River Landscaping in Third Modernity – Remaking Cosmopolitics in the Anthropocene
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What is Cosmopolitical Design? Design, Nature and the Built Environment, Ashgate, Hampshire, UK, (2015)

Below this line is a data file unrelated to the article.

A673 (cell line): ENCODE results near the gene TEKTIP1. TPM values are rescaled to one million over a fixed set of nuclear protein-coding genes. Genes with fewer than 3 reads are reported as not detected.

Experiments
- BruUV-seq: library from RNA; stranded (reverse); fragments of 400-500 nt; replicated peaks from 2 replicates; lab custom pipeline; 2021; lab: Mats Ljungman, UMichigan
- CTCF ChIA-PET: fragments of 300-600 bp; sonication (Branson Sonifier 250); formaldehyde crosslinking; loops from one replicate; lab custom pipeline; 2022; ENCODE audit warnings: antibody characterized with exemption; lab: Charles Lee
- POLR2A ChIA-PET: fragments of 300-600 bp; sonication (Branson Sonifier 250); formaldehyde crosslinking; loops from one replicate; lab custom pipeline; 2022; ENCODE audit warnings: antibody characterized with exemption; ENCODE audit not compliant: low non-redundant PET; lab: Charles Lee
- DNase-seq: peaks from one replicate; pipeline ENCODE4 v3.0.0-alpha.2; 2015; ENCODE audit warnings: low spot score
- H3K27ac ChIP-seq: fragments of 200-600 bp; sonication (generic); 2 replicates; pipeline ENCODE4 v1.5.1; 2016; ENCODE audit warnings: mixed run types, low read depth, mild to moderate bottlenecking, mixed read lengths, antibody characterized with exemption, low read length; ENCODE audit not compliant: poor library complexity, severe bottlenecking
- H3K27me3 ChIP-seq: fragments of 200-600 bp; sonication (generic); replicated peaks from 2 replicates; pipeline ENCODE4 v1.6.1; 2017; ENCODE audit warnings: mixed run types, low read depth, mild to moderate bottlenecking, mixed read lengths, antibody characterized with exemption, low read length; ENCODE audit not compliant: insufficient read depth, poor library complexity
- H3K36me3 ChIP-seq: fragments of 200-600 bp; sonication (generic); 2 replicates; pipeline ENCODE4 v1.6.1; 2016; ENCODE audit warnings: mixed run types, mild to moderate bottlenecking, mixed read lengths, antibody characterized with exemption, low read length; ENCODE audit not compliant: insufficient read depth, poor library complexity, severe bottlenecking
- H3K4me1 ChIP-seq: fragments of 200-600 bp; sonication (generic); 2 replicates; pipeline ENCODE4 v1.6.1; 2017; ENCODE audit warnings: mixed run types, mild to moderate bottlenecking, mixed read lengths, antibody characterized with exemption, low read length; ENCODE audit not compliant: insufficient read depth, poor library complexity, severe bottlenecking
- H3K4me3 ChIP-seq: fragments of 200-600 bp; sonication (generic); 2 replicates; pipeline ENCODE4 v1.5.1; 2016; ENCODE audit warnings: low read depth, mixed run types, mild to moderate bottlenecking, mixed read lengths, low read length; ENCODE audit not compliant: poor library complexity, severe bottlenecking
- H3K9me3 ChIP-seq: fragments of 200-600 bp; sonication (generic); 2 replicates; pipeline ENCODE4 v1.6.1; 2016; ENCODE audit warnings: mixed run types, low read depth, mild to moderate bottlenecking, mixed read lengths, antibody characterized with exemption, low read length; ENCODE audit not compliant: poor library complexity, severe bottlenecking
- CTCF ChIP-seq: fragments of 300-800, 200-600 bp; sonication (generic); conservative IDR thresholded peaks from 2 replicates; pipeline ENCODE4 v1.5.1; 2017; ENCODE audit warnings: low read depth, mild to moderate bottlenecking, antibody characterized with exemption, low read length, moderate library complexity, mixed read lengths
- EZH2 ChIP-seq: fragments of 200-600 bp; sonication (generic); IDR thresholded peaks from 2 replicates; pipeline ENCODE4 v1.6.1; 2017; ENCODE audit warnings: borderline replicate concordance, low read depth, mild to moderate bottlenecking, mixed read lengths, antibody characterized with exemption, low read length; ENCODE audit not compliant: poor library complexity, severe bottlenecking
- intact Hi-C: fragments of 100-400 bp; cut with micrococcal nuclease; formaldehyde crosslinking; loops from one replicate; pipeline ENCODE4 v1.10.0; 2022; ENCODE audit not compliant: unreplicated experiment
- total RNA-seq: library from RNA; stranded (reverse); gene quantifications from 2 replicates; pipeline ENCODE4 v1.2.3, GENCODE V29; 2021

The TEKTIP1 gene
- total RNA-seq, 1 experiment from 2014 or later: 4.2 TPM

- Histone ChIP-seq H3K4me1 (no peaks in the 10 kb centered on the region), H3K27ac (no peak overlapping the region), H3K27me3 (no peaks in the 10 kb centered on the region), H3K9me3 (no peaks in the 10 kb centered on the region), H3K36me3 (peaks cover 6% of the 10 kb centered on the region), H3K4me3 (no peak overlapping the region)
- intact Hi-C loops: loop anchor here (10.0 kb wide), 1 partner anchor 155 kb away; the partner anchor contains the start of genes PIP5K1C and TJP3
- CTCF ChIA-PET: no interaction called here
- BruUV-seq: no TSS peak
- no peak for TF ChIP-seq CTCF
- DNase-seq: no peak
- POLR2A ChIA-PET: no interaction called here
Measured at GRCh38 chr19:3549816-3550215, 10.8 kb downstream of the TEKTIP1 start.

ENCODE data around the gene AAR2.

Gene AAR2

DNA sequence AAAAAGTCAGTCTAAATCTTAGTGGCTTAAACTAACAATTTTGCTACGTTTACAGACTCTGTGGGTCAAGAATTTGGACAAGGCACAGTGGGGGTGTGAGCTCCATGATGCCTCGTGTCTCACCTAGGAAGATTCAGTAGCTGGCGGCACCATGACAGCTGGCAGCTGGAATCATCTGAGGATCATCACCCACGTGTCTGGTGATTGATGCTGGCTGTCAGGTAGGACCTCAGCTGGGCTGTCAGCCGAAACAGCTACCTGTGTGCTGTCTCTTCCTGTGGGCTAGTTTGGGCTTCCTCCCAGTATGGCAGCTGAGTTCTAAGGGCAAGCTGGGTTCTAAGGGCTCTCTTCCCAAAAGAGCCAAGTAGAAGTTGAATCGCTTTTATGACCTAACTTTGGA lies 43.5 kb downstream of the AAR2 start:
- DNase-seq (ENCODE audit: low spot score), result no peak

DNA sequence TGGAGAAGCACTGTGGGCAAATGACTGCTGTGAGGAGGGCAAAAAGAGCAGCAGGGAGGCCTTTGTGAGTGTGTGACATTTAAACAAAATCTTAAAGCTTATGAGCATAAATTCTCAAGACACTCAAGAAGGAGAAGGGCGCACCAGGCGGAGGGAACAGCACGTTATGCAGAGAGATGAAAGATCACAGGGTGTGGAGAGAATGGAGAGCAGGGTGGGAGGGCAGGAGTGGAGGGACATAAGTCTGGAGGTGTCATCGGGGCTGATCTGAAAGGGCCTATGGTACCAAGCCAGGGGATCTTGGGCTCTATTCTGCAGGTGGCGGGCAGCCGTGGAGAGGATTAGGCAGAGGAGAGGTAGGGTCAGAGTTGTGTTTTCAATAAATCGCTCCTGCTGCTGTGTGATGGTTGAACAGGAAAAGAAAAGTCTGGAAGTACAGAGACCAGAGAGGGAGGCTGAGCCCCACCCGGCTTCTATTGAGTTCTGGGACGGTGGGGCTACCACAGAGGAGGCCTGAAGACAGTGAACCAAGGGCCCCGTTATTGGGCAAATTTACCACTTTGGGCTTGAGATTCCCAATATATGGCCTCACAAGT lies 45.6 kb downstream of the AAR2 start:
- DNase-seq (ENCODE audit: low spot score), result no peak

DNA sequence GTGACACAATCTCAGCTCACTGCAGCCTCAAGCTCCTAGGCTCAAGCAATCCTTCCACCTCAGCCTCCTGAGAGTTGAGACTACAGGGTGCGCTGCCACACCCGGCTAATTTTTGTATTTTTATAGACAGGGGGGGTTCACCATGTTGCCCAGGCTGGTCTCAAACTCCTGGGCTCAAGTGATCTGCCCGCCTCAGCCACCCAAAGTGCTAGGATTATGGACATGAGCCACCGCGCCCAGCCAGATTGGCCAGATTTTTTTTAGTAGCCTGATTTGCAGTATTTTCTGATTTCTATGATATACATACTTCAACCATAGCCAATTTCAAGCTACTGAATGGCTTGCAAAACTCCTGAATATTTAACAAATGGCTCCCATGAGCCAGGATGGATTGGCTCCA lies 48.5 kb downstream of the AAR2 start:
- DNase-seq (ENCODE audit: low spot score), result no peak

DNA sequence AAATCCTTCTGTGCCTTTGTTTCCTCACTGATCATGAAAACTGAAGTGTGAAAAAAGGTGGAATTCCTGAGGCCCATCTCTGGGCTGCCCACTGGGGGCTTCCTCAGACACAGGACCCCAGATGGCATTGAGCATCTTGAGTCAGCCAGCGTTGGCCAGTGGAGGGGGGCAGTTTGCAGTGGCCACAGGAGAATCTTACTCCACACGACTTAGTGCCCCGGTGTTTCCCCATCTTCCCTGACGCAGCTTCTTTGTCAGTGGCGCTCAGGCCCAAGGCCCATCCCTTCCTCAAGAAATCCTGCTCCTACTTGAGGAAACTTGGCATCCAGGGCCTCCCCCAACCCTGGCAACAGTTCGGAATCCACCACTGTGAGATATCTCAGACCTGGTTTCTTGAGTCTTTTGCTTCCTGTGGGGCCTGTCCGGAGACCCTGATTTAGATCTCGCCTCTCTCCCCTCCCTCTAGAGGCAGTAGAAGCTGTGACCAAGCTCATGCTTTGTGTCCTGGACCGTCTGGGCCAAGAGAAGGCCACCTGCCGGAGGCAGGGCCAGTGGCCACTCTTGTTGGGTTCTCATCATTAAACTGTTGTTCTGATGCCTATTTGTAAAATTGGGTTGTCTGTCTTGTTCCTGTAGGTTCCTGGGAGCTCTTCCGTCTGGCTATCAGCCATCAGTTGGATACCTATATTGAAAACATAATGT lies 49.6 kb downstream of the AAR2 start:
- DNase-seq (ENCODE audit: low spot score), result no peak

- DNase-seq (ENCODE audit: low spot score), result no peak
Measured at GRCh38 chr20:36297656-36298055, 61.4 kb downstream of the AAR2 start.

Nature and society, town and country are opposites in appearance only; in the “cosmopolitics” of urban design they are entangled and recongured daily, as the history of urban river design illustrates. Considerable shifts in attitudes towards urban rivers have been observed in European cities. During industrialization and the process of urbanization, rivers dramatically changed their appearance and ecology, together with their place and role in society. They were subjected to urban growth, modern engineering, and the needs of transportation, power generation, water supply, and sewage (Castonguay and Evenden 2012). At the same time, early forerunners of environmentalism emerged and started politicizing the use and perception of rivers. Environmental changes in the course of industrial appropriation and remaking of river landscapes also explains why, as early as 1902, the Bavarian “Isartalverein,” one of the very rst nature conservation organizations, was founded by Munich architects and artists. Concerned urban residents wanted to protect the “nature” of the Isar River against further exploitation for hydropower, and started by building paths on the riverside in the south of Munich. A hundred years ago, the ways in which the “unspoilt” nature of the river and its banks were described already as matters of concern characterized by situated evaluation criteria, with the result that overall consensus could not be reached (Gribl 2002).
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